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Daniele Amfitheatrof

From Wikipedia, the free encyclopedia

Daniele Amfitheatrof
Даниил Амфитеатров
Born(1901-10-29)29 October 1901
St. Petersburg, Russian Empire
Died4 June 1983(1983-06-04) (aged 81)
Rome, Italy
RelativesMaksim Amfiteatrov (brother)
Nikolay Sokolov (grandfather)

Daniele Alexandrovich Amfitheatrof (Russian: Даниил Александрович Амфитеатров, 29 October 1901 – 4 June 1983) was a Russian, American, and Italian composer and conductor.[1]

YouTube Encyclopedic

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    2 212
    3 149
  • Daniele Amfitheatrof (1901-1983) : Piano Concerto (1936)
  • Daniele Amfitheatrof (1901-1983) : Dance of the Seven Veils (1953)
  • Bird of Paradise - A Symphony (Daniele Amfitheatrof - 1951)



Amfitheatrof was born in Saint Petersburg, Russia on 29 October 1901; his grandfather was Nikolay Sokolov.[1]

In his youth, Amfitheatrof studied first with Jāzeps Vītols at the Saint Petersburg Conservatory, then Jaroslav Křička in Prague. Most of Amfitheatrof's studies took place in Rome, where he completed his studies in composition at the Conservatorio di Santa Cecilia under Ottorino Respighi. Amfitheatrof also graduated in organ playing from the Pontifical Institute of Sacred Music.[1]

His career began as a répétiteur at the Teatro Augusteo, where he eventually became assistant conductor to Bernardino Molinari. After obtaining a number of positions in Italy, including house conductor and manager at the EIAR station in Turin, Amfitheatrof left to become associate conductor of the Minneapolis Symphony Orchestra under music director Dimitri Mitropoulos.[1]

In 1939, Amfitheatrof relocated to Hollywood, California, where he established himself as a film composer. He became a naturalized American citizen in 1944. Altogether, Amfitheatrof scored more than seventy films.[1]

With World War II imminent in Europe, Amfitheatrof elected to remain in the United States. He relocated his family to California on the recommendation of Boris Morros, then director of music at Paramount Pictures. Amfitheatrof was hired by Metro-Goldwyn-Mayer Studios under an exclusive four-year contract (1939–1943). His scores at MGM include those for Lassie Come Home, the first major film of a young Elizabeth Taylor. During his twenty-six years in Hollywood, where he was employed by each of the major studios at one time or another, he composed the scores (often uncredited) for over 50 films, including Letter from an Unknown Woman, The Desert Fox, The Naked Jungle, The Last Hunt, and The Mountain.[2] His final score was written for Major Dundee in 1965. (This score, which was disliked by many, including director Sam Peckinpah, was replaced with a new score by Christopher Caliendo for the reconstructed version, which was released theatrically in 2005; both scores can be heard on the DVD, released later that year.)[citation needed]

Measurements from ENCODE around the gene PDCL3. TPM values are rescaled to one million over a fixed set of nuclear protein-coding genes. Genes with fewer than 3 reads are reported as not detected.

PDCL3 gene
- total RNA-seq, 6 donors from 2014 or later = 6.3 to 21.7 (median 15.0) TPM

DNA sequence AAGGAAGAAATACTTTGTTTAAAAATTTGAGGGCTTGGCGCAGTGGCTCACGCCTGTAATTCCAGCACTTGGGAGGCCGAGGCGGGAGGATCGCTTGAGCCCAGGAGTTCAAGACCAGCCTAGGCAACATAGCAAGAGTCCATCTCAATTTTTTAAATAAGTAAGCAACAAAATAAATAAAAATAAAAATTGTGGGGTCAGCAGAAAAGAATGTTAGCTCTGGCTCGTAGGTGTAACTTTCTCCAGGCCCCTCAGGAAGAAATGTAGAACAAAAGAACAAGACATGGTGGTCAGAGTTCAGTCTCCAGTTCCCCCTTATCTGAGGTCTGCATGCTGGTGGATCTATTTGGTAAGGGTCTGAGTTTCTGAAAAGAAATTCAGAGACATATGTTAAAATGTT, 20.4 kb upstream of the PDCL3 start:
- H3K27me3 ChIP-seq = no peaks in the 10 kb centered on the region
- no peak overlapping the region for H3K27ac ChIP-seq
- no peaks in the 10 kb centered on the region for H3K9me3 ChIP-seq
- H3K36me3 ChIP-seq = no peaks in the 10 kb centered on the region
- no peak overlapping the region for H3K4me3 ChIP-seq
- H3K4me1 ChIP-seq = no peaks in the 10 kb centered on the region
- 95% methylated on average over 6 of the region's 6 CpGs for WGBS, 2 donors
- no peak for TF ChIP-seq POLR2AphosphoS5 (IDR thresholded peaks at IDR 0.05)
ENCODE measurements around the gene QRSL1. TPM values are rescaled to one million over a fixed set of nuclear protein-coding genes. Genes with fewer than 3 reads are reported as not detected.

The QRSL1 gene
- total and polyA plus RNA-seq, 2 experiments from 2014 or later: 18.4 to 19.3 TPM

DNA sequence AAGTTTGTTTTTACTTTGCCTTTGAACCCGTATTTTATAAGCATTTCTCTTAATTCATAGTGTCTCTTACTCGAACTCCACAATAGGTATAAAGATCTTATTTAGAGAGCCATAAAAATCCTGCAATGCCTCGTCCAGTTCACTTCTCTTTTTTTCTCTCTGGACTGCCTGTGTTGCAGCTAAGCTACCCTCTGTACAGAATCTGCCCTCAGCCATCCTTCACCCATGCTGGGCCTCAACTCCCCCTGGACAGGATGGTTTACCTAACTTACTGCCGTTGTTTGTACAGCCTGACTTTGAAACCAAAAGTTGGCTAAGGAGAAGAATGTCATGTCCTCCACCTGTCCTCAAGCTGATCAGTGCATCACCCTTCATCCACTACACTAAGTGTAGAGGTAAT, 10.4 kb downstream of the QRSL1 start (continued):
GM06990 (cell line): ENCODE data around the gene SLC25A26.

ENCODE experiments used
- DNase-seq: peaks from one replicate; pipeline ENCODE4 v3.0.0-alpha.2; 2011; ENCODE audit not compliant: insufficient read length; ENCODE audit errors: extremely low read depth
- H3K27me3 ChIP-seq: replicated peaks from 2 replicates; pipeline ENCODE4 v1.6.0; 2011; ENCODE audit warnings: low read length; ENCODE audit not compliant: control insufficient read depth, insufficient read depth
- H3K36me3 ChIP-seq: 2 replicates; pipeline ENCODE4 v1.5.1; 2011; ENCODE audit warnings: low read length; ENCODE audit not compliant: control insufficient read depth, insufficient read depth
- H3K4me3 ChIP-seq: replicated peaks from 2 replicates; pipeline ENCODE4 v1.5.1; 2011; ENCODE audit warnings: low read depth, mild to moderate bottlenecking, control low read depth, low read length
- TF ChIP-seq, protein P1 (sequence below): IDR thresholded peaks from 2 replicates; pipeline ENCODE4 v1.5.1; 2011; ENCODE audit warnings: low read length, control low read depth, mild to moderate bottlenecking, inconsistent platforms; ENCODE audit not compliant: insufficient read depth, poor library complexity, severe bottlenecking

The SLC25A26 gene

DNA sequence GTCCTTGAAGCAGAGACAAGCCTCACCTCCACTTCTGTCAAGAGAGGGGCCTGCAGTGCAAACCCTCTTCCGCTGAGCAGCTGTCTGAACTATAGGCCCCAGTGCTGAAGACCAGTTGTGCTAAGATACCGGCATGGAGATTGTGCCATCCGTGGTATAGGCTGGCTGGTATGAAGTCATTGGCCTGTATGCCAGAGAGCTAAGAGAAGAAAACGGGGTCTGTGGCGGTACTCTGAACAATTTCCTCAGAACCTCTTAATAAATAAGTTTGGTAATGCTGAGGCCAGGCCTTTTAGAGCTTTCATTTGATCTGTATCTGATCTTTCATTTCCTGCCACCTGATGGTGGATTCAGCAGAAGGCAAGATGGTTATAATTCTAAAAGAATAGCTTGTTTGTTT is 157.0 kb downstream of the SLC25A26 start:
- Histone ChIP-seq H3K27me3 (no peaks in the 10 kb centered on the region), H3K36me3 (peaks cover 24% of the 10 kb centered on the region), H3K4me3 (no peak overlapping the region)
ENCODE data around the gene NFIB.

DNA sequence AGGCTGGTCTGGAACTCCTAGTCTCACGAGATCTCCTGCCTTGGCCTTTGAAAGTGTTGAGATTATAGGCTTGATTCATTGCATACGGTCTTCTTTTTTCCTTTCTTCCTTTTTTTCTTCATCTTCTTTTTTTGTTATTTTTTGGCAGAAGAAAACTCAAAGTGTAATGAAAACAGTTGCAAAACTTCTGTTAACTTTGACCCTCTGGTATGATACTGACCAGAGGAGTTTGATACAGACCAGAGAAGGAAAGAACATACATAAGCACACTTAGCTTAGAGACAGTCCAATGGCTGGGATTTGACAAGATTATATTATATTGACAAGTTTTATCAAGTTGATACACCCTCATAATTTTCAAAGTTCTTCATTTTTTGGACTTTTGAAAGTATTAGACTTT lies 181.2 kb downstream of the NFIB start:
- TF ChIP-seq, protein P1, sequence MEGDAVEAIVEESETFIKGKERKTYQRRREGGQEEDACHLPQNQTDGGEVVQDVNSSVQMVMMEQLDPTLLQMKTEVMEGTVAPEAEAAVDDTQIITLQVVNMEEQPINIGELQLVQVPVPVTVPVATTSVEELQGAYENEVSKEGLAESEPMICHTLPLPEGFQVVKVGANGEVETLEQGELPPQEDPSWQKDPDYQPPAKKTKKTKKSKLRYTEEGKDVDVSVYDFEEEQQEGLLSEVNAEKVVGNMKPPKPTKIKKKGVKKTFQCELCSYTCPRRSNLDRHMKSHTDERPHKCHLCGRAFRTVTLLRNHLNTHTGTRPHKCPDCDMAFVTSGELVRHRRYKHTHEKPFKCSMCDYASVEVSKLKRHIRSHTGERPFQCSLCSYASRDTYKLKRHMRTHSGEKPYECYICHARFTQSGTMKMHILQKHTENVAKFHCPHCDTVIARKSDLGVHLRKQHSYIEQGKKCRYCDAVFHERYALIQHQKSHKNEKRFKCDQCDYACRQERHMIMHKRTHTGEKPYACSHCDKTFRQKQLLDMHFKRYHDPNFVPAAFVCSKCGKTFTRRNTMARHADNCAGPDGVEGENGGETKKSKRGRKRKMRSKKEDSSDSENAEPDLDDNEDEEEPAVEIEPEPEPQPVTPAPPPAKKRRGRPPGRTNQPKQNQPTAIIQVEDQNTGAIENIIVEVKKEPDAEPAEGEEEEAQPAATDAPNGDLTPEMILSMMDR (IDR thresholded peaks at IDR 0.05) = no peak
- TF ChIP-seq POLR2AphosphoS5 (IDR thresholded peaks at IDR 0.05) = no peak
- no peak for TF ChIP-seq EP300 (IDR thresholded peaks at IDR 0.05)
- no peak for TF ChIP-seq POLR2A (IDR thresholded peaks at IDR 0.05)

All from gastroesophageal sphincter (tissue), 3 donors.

Amfitheatrof was twice nominated for an Oscar for his work, on Guest Wife and Song of the South. Amfitheatrof once remarked in written correspondence (citation: private letters) with his friend and colleague, John Steven Lasher, that his career in Hollywood "as a prostitute composer" ultimately tarnished his image as a professional musician. As a result, he was unable to secure commissions or performances of his concert works.[citation needed]


Amfitheatrof died at his home in Rome on 7 June 1983, after a prolonged period of declining health.[3]

Partial filmography



  1. ^ a b c d e Palmer & Miceli 2013.
  2. ^ Higham, Charles; Greenberg, Joel (1968). Hollywood in the Forties. London: A. Zwemmer Limited. p. 85.
  3. ^ "Composer, conductor Daniele Amfitheatrof". Miami Herald. Associated Press. 8 June 1983. p. 82. Archived from the original on 18 October 2023. Retrieved 18 October 2023 – via


External links

This page was last edited on 19 October 2023, at 00:29
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